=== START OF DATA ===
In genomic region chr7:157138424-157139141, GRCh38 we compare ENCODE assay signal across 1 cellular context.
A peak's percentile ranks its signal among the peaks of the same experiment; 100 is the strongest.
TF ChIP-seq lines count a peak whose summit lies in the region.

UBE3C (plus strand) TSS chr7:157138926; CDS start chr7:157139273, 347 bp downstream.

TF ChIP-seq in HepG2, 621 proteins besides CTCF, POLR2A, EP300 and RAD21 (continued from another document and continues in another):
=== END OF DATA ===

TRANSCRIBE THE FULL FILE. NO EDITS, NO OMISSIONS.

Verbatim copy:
In genomic region chr7:157138424-157139141, GRCh38 we compare ENCODE assay signal across 1 cellular context.
A peak's percentile ranks its signal among the peaks of the same experiment; 100 is the strongest.
TF ChIP-seq lines count a peak whose summit lies in the region.

UBE3C (plus strand) TSS chr7:157138926; CDS start chr7:157139273, 347 bp downstream.

TF ChIP-seq in HepG2, 621 proteins besides CTCF, POLR2A, EP300 and RAD21 (continued from another document and continues in another):